A mix of free-market elements in Georgia has produced a favorable atmosphere for bitcoin mining. When a little country in the Caucasus Mountains unexpectedly becomes a global leader in bitcoin mining? Notwithstanding its tiny area and population, Georgia is becoming a popular bitcoin mining destination due to its low electricity costs, lack of legal restrictions, and favorable tax incentives. This confluence of events has piqued the interest of Georgians and foreigners interested in experimenting with cryptocurrency mining.

Miners’ Paradise

Georgia’s economy is growing, although it is still lagging behind other wealthy nations. Tbilisi, Georgia’s capital, was designated a FEZ in 2015 to entice international investors and bolster the economy. This action proved to be beneficial to the bitcoin industry. By 2018, Georgia had risen to second place in BTC mining revenue.

A commercial miner and global leader in its field, the Dutch business Bitfury, was drawn to the country by its low electricity costs. An entire network with a power of 20 MW was inaugurated in Gori in June of this year. Bitfury opened a new data center in Tbilisi’s Gldani area in December of the same year, with a capacity of 40 MW. As a result, the corporation’s output in Georgia has risen to 60 MW.

An area of 18 hectares in Tbilisi, Georgia, was given to the mining business for the paltry sum of $1, and it was given administrative control. Along with low-cost electricity, Bitfury formed the business in the area to take advantage of tax breaks, circumvent currency laws, and gain access to lower-cost energy and other products.

Bitfury also mentioned its work with state registries and blockchain technologies. Georgia was the first nation to use blockchain in its official land cadastre in 2017. The administration planned to employ a blockchain network to distribute education diplomas at the start of 2019.

Bitfury’s success influenced many Georgians, and most started to buy strong GPU cards and set up their modest mining farms. In 2018, around 200K individuals in Georgia were involved in cryptos mining, per a World Bank research.

Legislation Governing Cryptocurrency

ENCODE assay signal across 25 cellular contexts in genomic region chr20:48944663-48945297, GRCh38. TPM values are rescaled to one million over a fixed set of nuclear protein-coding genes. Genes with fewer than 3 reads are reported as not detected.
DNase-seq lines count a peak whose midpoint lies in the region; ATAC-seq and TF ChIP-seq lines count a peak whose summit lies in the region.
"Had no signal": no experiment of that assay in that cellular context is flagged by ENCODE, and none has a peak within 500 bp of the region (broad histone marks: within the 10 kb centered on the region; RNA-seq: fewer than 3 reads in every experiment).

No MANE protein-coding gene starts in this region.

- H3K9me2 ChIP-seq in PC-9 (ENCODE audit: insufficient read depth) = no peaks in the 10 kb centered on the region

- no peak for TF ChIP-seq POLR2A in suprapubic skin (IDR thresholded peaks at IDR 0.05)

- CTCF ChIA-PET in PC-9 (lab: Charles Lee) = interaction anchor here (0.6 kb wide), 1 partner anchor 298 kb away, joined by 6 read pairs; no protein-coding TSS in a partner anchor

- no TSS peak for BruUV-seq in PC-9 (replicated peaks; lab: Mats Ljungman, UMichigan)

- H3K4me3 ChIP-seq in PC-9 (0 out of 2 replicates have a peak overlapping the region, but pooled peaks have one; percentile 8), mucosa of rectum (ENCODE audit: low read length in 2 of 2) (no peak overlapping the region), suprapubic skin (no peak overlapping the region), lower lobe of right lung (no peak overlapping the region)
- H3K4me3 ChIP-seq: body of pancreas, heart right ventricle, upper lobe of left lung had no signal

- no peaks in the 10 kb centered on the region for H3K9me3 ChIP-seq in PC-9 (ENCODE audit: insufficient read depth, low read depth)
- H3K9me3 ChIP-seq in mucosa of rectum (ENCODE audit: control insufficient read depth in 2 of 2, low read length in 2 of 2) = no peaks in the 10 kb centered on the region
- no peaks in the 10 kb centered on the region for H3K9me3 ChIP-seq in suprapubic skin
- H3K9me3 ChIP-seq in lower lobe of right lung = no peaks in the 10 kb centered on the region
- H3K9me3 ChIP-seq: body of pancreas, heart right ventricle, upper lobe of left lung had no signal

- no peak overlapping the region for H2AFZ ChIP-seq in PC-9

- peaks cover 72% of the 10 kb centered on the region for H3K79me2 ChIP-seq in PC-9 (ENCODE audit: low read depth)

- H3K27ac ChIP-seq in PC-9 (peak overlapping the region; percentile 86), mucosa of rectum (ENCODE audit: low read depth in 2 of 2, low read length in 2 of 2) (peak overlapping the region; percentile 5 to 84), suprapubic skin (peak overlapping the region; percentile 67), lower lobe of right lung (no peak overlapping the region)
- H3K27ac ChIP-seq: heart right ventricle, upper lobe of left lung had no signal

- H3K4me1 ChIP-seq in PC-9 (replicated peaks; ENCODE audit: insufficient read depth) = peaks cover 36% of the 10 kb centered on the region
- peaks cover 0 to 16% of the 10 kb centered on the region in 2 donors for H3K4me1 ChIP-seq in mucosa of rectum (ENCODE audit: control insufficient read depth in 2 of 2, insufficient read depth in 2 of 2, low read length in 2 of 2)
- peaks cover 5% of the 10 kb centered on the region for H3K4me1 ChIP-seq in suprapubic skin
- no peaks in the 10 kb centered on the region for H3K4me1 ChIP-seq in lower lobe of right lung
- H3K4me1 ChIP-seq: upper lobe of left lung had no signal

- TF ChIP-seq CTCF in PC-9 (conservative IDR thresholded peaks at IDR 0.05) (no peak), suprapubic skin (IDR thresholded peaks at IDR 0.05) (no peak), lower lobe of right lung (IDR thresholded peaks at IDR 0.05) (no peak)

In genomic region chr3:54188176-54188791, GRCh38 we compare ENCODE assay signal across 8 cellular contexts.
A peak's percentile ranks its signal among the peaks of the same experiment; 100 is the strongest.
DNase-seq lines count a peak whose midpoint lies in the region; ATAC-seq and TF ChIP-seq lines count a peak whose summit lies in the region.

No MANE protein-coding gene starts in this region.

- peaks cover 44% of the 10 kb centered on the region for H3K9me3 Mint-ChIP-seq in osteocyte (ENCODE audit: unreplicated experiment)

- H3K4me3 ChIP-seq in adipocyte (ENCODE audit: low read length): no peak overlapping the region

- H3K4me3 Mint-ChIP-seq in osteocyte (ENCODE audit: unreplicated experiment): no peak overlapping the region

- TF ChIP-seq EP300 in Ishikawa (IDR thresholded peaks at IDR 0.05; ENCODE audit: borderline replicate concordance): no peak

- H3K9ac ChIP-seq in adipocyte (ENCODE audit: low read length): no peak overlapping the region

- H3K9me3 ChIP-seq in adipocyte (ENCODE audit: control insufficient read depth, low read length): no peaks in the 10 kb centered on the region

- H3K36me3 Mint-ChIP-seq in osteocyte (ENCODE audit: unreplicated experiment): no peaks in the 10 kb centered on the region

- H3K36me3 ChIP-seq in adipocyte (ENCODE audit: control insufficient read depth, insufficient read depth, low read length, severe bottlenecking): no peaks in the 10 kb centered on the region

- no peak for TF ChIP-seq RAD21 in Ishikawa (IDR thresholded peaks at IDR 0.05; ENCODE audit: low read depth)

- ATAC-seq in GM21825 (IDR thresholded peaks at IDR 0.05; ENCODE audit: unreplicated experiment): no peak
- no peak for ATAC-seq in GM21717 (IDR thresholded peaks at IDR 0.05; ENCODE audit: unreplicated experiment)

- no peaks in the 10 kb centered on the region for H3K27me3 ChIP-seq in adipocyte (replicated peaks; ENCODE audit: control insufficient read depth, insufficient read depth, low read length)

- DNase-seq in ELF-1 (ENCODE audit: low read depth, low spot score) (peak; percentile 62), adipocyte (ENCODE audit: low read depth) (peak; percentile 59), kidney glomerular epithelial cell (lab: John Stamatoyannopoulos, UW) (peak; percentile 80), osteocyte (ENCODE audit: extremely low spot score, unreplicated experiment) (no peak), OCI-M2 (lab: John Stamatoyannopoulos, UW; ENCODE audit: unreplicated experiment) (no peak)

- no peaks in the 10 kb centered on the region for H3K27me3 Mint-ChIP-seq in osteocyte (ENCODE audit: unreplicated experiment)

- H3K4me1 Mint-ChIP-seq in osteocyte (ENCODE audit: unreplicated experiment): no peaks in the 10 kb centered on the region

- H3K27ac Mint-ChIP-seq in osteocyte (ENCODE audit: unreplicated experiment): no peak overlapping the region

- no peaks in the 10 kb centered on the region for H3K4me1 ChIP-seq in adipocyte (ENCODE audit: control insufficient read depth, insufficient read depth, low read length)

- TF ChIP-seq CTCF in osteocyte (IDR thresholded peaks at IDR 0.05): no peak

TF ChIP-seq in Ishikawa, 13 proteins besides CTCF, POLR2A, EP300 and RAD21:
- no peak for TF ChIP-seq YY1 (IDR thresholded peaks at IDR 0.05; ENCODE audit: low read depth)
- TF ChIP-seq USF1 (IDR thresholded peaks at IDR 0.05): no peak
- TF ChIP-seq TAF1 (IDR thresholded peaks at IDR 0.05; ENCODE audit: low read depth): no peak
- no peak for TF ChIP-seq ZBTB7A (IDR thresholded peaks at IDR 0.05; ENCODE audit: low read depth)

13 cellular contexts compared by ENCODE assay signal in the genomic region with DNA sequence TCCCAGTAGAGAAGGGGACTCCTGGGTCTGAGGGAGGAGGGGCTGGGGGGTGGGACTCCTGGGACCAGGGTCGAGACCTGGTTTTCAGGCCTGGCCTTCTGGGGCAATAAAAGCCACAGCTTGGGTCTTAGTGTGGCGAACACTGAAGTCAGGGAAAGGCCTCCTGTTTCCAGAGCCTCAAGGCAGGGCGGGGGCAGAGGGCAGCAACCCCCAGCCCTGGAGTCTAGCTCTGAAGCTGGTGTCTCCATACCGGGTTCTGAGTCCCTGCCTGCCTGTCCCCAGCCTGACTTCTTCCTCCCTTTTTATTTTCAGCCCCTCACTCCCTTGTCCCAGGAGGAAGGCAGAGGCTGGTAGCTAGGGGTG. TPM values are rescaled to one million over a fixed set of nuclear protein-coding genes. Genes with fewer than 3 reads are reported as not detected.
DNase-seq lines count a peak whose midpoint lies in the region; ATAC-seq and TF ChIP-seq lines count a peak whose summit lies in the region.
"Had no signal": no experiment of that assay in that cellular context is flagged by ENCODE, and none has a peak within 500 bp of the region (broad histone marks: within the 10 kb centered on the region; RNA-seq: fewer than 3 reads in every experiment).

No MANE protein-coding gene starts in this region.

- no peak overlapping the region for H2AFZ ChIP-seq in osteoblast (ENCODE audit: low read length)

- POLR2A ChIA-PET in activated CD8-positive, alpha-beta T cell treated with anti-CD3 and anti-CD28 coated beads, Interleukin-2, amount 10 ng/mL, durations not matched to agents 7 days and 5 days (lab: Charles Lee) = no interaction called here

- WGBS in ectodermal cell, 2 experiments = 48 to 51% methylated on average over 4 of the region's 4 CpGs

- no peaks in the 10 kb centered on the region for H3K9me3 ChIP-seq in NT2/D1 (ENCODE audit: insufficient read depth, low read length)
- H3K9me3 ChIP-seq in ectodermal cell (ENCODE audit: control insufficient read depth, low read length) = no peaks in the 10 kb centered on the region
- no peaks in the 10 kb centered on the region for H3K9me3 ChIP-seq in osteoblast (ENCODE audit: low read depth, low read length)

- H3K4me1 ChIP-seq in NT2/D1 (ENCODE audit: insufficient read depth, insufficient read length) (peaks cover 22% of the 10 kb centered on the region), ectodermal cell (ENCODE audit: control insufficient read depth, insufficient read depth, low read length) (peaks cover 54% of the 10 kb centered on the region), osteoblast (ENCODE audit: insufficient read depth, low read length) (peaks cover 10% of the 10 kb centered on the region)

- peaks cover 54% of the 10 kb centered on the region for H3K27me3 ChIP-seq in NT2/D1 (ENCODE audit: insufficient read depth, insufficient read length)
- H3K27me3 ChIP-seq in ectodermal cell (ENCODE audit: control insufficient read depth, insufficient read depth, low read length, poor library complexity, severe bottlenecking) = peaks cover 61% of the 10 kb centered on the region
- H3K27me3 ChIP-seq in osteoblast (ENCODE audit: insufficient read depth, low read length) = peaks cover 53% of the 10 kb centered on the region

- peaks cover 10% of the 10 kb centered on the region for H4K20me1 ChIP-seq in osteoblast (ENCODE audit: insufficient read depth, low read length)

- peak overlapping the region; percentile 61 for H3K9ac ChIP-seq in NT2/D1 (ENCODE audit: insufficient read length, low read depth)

When Georgian state officials didn’t have any say in how e-money moved, they didn’t do anything to stop it. Representatives from Georgia’s central bank have said that cryptos must be treated with caution because they aren’t legal money.

By 2019, Georgia’s Ministry of Finance had clarified the taxation of cryptos due to the structure’s significant impact on Georgia’s economic rate. If you make money from selling cryptos in Georgia, you don’t have to pay income tax on that money. You also don’t have to pay VAT, which is 18%, if you sell them or exchange them for another exchange rate. It is also not taxed if computational power is sold outside of Georgia, but it is taxed if it is sold inside the country.

In contrast to people, corporations are taxed on their worldwide profits; assuming a Georgian firm obtains revenue from cryptocurrency transactions; it will be subject to a 15% tax. However, if a business does not fix gains, does not pay dividends, and invests 100% of its earnings in growth, it’s exempted from corporate taxes.

Besides value-added tax, if you buy or sell hash to a non-Georgian, you’ll have to pay 10% income tax on the money you make. Apart from taxes, there’s currently no reliable regulatory structure for cryptos in Georgia.

There are also bitcoin licenses available for businesses in the FEZ. There are no residency restrictions on the founders of this license, which can be acquired in just five to ten days in the guise of an LLC or JSC. Additionally, the license allows for money to be created digitally and the ability to send and receive cash using that virtual cash.

Nonetheless, the bitcoin market has attracted the interest of some Georgian officials. Natalia Ivanidze, head of the National Bank’s monetary innovations unit, informed Cointelegraph that the watchdog would step up its efforts in this area:

The NBG does not have jurisdiction over virtual currency trade based on the OLG on the NBG. Nevertheless, we want to let you know that this industry will be regulated hereafter. Last year, the NBG said that it was contemplating a CBDC termed the digital Lari, with a pilot program set to begin this year. Bank-issued virtual currencies, including the bank-issued Lari, are not cryptocurrencies but rather a kind of cash development. The National Bank of Georgia is the exclusive issuer of this currency.

At the start, the digital Lari is supposed to be used to sell things at the store. Bankers at the National Bank think that having a national cryptocurrency will make the payment service more efficient and make it easier for businesses to work together.

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